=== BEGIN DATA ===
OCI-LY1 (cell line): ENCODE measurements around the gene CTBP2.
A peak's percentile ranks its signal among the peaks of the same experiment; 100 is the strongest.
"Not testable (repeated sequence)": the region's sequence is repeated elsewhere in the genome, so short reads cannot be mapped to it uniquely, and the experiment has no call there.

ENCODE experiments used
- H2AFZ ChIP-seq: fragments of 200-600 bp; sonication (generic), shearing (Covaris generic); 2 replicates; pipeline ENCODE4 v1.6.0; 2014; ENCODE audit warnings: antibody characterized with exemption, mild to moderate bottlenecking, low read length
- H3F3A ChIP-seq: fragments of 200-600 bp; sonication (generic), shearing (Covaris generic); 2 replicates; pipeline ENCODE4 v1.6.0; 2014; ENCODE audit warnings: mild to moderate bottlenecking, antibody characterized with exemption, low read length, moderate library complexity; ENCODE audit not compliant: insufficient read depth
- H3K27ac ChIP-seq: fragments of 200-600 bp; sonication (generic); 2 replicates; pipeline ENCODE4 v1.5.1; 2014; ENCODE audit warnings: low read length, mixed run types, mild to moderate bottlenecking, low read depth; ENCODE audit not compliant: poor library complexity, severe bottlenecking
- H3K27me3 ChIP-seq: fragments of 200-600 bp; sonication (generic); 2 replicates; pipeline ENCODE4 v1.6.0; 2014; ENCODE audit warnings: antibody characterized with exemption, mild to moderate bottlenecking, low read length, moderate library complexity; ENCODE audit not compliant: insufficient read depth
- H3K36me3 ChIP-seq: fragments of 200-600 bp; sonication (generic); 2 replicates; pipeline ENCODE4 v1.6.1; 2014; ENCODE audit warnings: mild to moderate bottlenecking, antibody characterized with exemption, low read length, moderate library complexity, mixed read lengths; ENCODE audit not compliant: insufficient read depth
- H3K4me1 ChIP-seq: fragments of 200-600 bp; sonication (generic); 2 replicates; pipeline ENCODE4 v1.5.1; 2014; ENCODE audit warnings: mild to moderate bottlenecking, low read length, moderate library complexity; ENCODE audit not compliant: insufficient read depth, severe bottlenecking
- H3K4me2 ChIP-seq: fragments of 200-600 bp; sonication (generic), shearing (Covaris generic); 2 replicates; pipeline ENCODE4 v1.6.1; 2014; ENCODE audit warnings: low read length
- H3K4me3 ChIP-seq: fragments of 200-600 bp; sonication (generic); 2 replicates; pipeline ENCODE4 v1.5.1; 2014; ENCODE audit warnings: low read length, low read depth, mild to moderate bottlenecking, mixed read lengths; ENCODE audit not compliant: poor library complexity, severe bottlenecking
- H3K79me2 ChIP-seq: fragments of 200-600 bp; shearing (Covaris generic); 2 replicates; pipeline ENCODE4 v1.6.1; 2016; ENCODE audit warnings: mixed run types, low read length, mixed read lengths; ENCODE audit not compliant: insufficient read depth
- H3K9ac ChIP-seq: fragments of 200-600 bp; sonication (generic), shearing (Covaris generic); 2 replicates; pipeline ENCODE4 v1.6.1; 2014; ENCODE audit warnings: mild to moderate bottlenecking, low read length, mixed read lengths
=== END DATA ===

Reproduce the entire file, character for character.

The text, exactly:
OCI-LY1 (cell line): ENCODE measurements around the gene CTBP2.
A peak's percentile ranks its signal among the peaks of the same experiment; 100 is the strongest.
"Not testable (repeated sequence)": the region's sequence is repeated elsewhere in the genome, so short reads cannot be mapped to it uniquely, and the experiment has no call there.

ENCODE experiments used
- H2AFZ ChIP-seq: fragments of 200-600 bp; sonication (generic), shearing (Covaris generic); 2 replicates; pipeline ENCODE4 v1.6.0; 2014; ENCODE audit warnings: antibody characterized with exemption, mild to moderate bottlenecking, low read length
- H3F3A ChIP-seq: fragments of 200-600 bp; sonication (generic), shearing (Covaris generic); 2 replicates; pipeline ENCODE4 v1.6.0; 2014; ENCODE audit warnings: mild to moderate bottlenecking, antibody characterized with exemption, low read length, moderate library complexity; ENCODE audit not compliant: insufficient read depth
- H3K27ac ChIP-seq: fragments of 200-600 bp; sonication (generic); 2 replicates; pipeline ENCODE4 v1.5.1; 2014; ENCODE audit warnings: low read length, mixed run types, mild to moderate bottlenecking, low read depth; ENCODE audit not compliant: poor library complexity, severe bottlenecking
- H3K27me3 ChIP-seq: fragments of 200-600 bp; sonication (generic); 2 replicates; pipeline ENCODE4 v1.6.0; 2014; ENCODE audit warnings: antibody characterized with exemption, mild to moderate bottlenecking, low read length, moderate library complexity; ENCODE audit not compliant: insufficient read depth
- H3K36me3 ChIP-seq: fragments of 200-600 bp; sonication (generic); 2 replicates; pipeline ENCODE4 v1.6.1; 2014; ENCODE audit warnings: mild to moderate bottlenecking, antibody characterized with exemption, low read length, moderate library complexity, mixed read lengths; ENCODE audit not compliant: insufficient read depth
- H3K4me1 ChIP-seq: fragments of 200-600 bp; sonication (generic); 2 replicates; pipeline ENCODE4 v1.5.1; 2014; ENCODE audit warnings: mild to moderate bottlenecking, low read length, moderate library complexity; ENCODE audit not compliant: insufficient read depth, severe bottlenecking
- H3K4me2 ChIP-seq: fragments of 200-600 bp; sonication (generic), shearing (Covaris generic); 2 replicates; pipeline ENCODE4 v1.6.1; 2014; ENCODE audit warnings: low read length
- H3K4me3 ChIP-seq: fragments of 200-600 bp; sonication (generic); 2 replicates; pipeline ENCODE4 v1.5.1; 2014; ENCODE audit warnings: low read length, low read depth, mild to moderate bottlenecking, mixed read lengths; ENCODE audit not compliant: poor library complexity, severe bottlenecking
- H3K79me2 ChIP-seq: fragments of 200-600 bp; shearing (Covaris generic); 2 replicates; pipeline ENCODE4 v1.6.1; 2016; ENCODE audit warnings: mixed run types, low read length, mixed read lengths; ENCODE audit not compliant: insufficient read depth
- H3K9ac ChIP-seq: fragments of 200-600 bp; sonication (generic), shearing (Covaris generic); 2 replicates; pipeline ENCODE4 v1.6.1; 2014; ENCODE audit warnings: mild to moderate bottlenecking, low read length, mixed read lengths